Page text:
October 18 2021
by Jay Mero
Virginia City 100 lived up to it’s reputation. Rocks, rocks and more rocks but also lots and lots of climbing and ups and downs.
We had a rough couple weeks leading up to the ride. Our 3rd mare Stella our friend Chelsea was going to ride decided to skid down some pavement two weeks before and redecorate a front knee. Then Lena struggled with her feet and shoeing, and was lame off and and on, better and then worse, ten days before the ride. ￼￼ I wasn’t sure we’d be able to fix it in time. Lots of hand wringing. Turns out after much anxiety and diagnosing and shoes taken on and off - fixing one problem, then creating another problem - the last lameness was just a couple close nails on her LF. The problem was there were no other holes to use, so a late Tuesday 4:20 pm call and plea to Riding Warehouse (they were amazing and got the boots to me next day)and I had a new set of big enough Easy Boot gloves to go on over the front shoes to hold everything on since the LF only had 3 nails holding the whole thing on.
After all that drama things seemed to smooth out. The trip to camp and the pre ride was all easy. It was wild to literally ride through the middle of Virginia City and warm up in a parking lot on Main Street to await ride start at 5 am.
The trail lived up to its reputation for sure. Rugged. Beautiful views. And all up or down on some pretty gnarly stuff. Reyna and I wanted to be competitive but still finish. We spend most of the day riding with or just behind the leaders - generally in 4th to 6 th place. We were not able to bring any of our own crew, but our friend Justin Loewen who’s horse my friend Chelsea did ride, was amazing and crewed for us. Reyna’s mare started to look a bit shaky with some front end lameness around half way and then by the 76 mile hold she was consistently off. Reyna graciously took her pull in stride and changed gears to help Lena and I the rest of the night. So Lena and I had to go off in the dark on hour own for the last loop. Lena has always been independent and strong willed enough to just keep on going, no company needed. Most horses and riders need some support and help on long 100s especially in those last hours in the dark, and try to pair up or ride in groups. Not Lena, she’s the same strong, willing horse all on her own. We were sitting comfortably in 4th by then, with over 3 hours on the next place and I just wanted to cruise it back in without tearing up any more body parts on the mare or myself. We spent over a third of our ride time - 5 and a half hours, of a total ride time of 14 hours and 14 mint - in the dark, again no head lamps.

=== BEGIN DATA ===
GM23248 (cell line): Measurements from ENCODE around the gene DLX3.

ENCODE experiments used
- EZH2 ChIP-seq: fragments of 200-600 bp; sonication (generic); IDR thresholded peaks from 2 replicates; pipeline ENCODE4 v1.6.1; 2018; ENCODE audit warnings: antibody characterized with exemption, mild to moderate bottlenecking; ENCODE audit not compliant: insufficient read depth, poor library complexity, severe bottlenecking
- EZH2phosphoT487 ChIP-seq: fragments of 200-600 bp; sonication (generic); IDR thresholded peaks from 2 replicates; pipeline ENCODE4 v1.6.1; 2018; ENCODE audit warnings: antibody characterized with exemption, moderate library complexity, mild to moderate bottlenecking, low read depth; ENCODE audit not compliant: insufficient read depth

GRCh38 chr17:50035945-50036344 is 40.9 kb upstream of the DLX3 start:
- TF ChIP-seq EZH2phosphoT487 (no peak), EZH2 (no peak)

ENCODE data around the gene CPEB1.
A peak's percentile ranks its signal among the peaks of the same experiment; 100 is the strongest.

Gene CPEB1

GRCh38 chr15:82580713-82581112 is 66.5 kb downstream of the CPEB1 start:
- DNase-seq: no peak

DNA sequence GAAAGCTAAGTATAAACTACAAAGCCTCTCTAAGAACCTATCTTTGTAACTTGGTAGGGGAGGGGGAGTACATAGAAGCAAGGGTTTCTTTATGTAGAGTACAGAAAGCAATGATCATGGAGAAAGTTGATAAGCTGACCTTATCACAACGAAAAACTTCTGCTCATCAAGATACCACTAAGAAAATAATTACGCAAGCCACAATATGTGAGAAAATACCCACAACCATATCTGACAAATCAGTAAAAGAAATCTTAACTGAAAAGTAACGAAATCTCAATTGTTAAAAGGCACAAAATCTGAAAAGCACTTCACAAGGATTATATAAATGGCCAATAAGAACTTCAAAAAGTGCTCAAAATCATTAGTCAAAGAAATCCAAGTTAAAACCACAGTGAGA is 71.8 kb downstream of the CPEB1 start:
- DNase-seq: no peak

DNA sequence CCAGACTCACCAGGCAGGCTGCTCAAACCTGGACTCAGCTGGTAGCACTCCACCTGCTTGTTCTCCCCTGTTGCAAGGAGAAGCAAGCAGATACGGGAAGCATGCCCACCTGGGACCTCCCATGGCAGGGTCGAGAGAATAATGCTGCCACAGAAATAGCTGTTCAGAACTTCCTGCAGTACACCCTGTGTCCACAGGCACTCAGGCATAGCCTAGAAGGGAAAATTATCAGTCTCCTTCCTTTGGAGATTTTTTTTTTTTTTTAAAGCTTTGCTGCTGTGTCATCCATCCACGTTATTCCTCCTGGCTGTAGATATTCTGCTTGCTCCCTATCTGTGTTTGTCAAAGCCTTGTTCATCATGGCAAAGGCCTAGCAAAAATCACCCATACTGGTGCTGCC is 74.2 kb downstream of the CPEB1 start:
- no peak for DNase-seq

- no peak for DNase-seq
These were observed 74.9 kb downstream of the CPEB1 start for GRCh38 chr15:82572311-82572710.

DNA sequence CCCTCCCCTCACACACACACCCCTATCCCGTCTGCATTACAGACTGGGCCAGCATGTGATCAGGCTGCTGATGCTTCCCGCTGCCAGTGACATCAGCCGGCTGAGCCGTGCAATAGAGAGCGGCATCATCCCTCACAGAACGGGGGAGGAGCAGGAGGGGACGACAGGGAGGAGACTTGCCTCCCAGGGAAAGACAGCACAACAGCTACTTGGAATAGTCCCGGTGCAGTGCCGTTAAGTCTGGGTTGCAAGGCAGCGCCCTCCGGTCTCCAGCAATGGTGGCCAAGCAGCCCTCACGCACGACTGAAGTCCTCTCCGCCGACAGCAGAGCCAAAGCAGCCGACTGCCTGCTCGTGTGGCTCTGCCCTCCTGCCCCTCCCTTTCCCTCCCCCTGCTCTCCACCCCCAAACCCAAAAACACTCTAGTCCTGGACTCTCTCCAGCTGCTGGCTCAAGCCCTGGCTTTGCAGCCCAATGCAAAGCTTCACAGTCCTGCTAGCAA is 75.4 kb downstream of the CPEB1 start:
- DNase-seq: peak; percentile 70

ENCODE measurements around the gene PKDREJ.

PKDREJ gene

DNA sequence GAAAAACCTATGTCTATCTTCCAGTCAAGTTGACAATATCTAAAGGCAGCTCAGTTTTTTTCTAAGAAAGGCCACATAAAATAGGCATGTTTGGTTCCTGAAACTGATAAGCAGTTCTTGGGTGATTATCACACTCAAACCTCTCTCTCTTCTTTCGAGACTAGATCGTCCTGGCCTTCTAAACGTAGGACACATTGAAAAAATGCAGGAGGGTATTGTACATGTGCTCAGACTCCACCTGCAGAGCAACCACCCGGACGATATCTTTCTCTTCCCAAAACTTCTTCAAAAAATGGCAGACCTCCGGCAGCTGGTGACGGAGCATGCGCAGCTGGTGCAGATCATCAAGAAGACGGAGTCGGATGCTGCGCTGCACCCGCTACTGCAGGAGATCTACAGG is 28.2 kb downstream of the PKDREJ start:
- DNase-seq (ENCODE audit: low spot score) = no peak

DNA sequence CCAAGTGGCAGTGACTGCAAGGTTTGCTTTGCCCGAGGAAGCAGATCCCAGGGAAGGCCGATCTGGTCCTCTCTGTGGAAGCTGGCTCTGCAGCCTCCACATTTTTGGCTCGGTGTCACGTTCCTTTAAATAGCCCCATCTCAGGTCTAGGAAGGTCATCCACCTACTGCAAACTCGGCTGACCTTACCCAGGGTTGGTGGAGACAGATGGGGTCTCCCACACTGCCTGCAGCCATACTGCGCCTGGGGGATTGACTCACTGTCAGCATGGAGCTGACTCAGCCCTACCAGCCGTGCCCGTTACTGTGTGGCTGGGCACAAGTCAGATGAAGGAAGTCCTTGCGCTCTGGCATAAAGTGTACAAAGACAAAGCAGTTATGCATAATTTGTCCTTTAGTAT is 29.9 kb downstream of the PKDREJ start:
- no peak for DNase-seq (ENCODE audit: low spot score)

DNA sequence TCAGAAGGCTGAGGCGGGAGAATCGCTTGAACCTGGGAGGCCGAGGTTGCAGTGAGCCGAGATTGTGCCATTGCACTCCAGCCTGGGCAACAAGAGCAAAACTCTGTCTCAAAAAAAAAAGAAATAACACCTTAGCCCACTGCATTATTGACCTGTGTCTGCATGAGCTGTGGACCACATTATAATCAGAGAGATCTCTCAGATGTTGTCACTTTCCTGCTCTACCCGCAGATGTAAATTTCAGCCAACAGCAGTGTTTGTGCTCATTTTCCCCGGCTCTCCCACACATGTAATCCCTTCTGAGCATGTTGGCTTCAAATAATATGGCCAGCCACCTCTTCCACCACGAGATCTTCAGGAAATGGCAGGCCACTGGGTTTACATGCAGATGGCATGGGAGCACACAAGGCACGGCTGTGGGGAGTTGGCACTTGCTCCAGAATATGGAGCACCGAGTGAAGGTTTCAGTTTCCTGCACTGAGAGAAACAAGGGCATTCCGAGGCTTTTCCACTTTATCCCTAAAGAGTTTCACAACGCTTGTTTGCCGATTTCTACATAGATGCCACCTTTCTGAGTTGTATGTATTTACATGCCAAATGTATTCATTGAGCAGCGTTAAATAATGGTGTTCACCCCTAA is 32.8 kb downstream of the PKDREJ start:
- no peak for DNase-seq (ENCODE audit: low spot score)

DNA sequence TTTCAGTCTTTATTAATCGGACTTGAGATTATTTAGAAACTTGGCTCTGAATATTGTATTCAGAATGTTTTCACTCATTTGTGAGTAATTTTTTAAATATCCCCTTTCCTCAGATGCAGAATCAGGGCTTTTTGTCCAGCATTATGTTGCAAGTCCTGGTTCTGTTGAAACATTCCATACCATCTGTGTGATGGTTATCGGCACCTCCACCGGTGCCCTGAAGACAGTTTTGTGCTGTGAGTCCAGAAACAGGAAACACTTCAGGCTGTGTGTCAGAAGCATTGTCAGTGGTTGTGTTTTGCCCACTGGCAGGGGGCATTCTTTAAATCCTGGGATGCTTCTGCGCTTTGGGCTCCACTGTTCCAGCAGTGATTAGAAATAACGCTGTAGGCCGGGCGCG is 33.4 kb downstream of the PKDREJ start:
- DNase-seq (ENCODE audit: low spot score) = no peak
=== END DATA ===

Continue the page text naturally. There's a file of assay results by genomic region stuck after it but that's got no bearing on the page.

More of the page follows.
Lena brought us in safe and sound for a 3rd place finish, about an hour off the two leaders, friends of ours, who decided to have a race off to the finish from the last 94 mile check in. At that time they had only been a half hour ahead of us. That’s how fast they were going the last 6 miles of the ride. The other lead horse of the day was pulled at the finish for lameness (gee we know how that feels ￼). Lena’s finish pulse was 48 and she snorkeled her way through buckets of mash during and after the ride. The next morning Lena did not look as good as she did for the Tevis BC showing. I think the extra weight of the easy boots over the shoes and just the trail took its toll. We finished up with a bit faster ride time than even Tevis. We presented for BC, but she just wasn’t quite sound on her LF or quite as perky. My friend Kassandra’s horse, who was second and was involved in the race in, looked amazing and was awarded a well deserved BC.
All in all a super fun weekend. We are grateful for the time with friends and for their help, the challenging but beautiful trail, the exceptional ride management and for yet another opportunity for Reyna and I to ride together. At least we have one buckle to show for the effort and Reyna’s mare looked much better the next day. It’s also a hoof/shoeing thing, they are half sisters and share the same cursed feet issues. So a long, long well deserved rest for these girls - I don’t think we’d ever ask horses to do Tevis and VC 100 again in the same year, unless it’s a 3 month gap between the rides again. And even then we’d consider it carefully, as they arguably are the two toughest 100s out there, certainly the two toughest in the West.